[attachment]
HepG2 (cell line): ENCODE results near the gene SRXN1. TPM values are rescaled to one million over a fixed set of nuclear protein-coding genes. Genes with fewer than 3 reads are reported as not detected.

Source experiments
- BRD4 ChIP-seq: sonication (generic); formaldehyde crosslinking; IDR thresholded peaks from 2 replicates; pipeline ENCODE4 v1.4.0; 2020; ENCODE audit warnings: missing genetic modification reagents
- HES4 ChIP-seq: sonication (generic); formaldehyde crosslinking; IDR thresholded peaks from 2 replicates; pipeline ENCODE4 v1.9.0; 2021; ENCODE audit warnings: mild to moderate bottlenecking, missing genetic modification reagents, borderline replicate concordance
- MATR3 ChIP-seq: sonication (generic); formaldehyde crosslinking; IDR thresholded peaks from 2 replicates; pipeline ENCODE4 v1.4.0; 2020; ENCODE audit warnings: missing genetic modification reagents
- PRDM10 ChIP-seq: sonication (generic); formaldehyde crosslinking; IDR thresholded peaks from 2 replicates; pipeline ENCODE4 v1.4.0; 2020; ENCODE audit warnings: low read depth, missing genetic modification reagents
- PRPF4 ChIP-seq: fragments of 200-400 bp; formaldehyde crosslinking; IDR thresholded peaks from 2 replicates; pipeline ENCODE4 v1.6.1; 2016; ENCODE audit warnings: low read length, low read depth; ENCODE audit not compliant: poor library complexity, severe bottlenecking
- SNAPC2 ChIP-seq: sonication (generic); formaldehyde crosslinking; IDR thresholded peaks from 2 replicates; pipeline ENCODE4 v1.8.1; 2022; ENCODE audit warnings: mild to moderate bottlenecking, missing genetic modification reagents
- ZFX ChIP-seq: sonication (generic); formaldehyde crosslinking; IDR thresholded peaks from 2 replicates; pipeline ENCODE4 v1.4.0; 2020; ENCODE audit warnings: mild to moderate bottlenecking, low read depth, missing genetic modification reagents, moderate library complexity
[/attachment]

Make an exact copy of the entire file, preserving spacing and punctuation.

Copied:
HepG2 (cell line): ENCODE results near the gene SRXN1. TPM values are rescaled to one million over a fixed set of nuclear protein-coding genes. Genes with fewer than 3 reads are reported as not detected.

Source experiments
- BRD4 ChIP-seq: sonication (generic); formaldehyde crosslinking; IDR thresholded peaks from 2 replicates; pipeline ENCODE4 v1.4.0; 2020; ENCODE audit warnings: missing genetic modification reagents
- HES4 ChIP-seq: sonication (generic); formaldehyde crosslinking; IDR thresholded peaks from 2 replicates; pipeline ENCODE4 v1.9.0; 2021; ENCODE audit warnings: mild to moderate bottlenecking, missing genetic modification reagents, borderline replicate concordance
- MATR3 ChIP-seq: sonication (generic); formaldehyde crosslinking; IDR thresholded peaks from 2 replicates; pipeline ENCODE4 v1.4.0; 2020; ENCODE audit warnings: missing genetic modification reagents
- PRDM10 ChIP-seq: sonication (generic); formaldehyde crosslinking; IDR thresholded peaks from 2 replicates; pipeline ENCODE4 v1.4.0; 2020; ENCODE audit warnings: low read depth, missing genetic modification reagents
- PRPF4 ChIP-seq: fragments of 200-400 bp; formaldehyde crosslinking; IDR thresholded peaks from 2 replicates; pipeline ENCODE4 v1.6.1; 2016; ENCODE audit warnings: low read length, low read depth; ENCODE audit not compliant: poor library complexity, severe bottlenecking
- SNAPC2 ChIP-seq: sonication (generic); formaldehyde crosslinking; IDR thresholded peaks from 2 replicates; pipeline ENCODE4 v1.8.1; 2022; ENCODE audit warnings: mild to moderate bottlenecking, missing genetic modification reagents
- ZFX ChIP-seq: sonication (generic); formaldehyde crosslinking; IDR thresholded peaks from 2 replicates; pipeline ENCODE4 v1.4.0; 2020; ENCODE audit warnings: mild to moderate bottlenecking, low read depth, missing genetic modification reagents, moderate library complexity